In our ninth week of lockdown, I find myself looking backward — more of the deeper stuff soon, but for now, I’ve gone back to look at my morning pages from that very first week…
The Sunday before the lockdown began, I was tending the shop. First things first, before we even unlocked the doors, advice came in over the company email — we were to enforce social distancing measures: five customers in the shop at a time, no more. Three of us on shift; that meant that we’d have to break up our lunches in order to be able to always keep one of us on the door.
Long story short, the day ended with a grumbling queue of customers, an injured member of staff, and a death threat called in on one of the higher ups through our landline. Needless to say, we closed early. It wasn’t until Monday evening, though, that they announced London would be officially locking down.
Day One: I slept in — actually allowed myself to. Part of me still cannot conceive that it is real. In a way, I am almost joyful. Like the banker at the end of that episode of The Twilight Zone, stuck in the vault with his books: There is time now! And yet, I cannot help but wonder what the streets of the city look like as I am writing my morning pages, as I am making my coffee, as I plan all the works I will get done in this precious, stolen time. By the end of the day, I have a schedule, and a plan, and the bones of a new short story, tucked away into a document folder at the very bottom of my harddrive.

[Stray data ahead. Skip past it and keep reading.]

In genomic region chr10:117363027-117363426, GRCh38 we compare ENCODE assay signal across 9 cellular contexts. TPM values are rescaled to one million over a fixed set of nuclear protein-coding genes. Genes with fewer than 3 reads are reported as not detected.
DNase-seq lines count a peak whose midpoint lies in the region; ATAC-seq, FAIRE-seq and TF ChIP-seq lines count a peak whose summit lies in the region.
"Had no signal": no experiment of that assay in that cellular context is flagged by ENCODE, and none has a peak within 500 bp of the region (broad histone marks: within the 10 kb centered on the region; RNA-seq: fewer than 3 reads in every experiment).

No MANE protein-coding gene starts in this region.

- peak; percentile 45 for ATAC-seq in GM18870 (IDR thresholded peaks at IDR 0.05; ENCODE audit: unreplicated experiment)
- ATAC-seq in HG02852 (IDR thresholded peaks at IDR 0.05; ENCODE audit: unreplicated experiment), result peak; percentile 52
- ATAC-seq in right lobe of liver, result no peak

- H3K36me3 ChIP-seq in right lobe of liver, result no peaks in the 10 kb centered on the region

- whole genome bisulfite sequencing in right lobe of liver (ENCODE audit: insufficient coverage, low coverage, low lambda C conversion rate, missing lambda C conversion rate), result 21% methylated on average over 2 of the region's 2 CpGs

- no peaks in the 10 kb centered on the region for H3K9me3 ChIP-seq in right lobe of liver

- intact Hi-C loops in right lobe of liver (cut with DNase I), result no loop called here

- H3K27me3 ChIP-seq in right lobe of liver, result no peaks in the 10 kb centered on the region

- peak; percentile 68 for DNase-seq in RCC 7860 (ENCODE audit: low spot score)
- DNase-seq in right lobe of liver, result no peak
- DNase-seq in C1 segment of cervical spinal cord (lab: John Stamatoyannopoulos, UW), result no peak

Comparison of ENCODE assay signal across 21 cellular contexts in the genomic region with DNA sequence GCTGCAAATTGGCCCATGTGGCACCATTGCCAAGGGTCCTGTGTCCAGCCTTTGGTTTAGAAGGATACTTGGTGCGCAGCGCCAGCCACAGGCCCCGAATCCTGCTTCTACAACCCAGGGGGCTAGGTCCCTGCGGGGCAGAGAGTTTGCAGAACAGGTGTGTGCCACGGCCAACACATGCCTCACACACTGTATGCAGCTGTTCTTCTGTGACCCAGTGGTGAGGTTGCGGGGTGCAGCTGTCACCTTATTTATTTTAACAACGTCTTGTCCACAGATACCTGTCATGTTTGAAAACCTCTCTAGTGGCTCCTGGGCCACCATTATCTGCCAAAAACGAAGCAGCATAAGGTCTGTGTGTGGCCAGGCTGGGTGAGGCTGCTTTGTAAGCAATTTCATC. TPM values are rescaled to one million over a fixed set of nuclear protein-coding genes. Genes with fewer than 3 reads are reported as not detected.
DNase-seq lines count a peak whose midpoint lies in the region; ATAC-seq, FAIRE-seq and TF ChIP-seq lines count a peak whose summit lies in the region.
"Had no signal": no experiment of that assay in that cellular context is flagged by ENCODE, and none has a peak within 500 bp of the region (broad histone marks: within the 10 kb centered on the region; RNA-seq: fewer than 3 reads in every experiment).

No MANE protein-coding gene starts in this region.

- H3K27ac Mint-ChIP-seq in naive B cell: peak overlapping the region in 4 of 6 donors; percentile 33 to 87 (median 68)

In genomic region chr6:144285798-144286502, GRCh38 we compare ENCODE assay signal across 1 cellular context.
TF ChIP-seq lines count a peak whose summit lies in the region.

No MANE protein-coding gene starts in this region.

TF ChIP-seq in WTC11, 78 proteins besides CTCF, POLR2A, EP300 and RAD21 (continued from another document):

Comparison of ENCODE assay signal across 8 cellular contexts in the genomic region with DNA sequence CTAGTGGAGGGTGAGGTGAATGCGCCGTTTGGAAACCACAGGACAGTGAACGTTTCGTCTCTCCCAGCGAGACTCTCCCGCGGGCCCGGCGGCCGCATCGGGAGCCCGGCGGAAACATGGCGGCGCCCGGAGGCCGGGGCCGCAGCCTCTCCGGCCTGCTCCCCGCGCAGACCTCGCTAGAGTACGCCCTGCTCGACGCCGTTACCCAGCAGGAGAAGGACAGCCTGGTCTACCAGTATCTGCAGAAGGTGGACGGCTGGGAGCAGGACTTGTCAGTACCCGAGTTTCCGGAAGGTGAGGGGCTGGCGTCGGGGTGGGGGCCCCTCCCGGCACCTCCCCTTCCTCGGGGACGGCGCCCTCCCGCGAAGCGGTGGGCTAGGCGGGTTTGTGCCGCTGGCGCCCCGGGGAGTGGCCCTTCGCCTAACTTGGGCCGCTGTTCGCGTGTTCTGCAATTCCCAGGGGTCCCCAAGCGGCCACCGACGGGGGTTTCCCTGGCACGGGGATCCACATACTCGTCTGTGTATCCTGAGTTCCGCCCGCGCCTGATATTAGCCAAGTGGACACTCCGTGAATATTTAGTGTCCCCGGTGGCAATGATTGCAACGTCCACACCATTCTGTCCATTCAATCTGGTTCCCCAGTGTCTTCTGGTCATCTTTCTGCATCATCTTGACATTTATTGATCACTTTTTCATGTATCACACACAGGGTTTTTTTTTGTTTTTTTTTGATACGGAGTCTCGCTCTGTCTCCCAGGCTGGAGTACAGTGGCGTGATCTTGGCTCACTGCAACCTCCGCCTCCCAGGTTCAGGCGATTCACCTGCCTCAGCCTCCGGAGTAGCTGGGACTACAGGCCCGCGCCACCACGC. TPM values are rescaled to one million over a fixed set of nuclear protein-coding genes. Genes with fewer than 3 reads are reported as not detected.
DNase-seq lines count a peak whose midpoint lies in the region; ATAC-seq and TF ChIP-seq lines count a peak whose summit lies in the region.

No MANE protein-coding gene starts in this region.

Day Two: We begin as the day before. Breakfast and coffee. Lingering a little too late over all of it. Pages and planning, and a schedule for the edits that need to happen on novels and prose poems. And by lunchtime it has already been an age. I eat because I need to eat, not because I am hungry, and back into the work we dive. Look at how the light slants through my window! Were afternoons ever so bright before?
Day Three: “Of my brief imprisonment”, says the note in my pages. And it is so difficult to focus. Who knew the days were so long and so wanting to be filled. I write the ending of a story, two thousand words over the course of the day, edit a different short, consider the changes that need to be made on a manuscript and decide how they will be done, and still it is not enough. Dinner happens as the sun is setting. I bury myself in a book for the rest of the evening.
Day Four: I start to feel the rhythms in a day, how it starts and finishes, lengthens and fades, the colors from dawn to afternoon to blue-tinted dusk.
Day Five: The first weekend in lockdown, but it doesn’t feel like a weekend, does it? No, it feels odd and stretched and quiet. The queue at the shop is terrifying, the tension in the air even more so. I cannot find pasta anywhere, and must make do with a dinner of greens and white toasting bread. Still, there is time now, isn’t there?
Day Six: Yet still, a Sunday. Feels no different, and yet I know. How long has this already been our lives? How is it that I still wilt, even in the sunlight. How is it, that with all the time in the world, I still manage to fall short of what I’m reaching for? How has it already been too long?
The next day, I stopped numbering the days.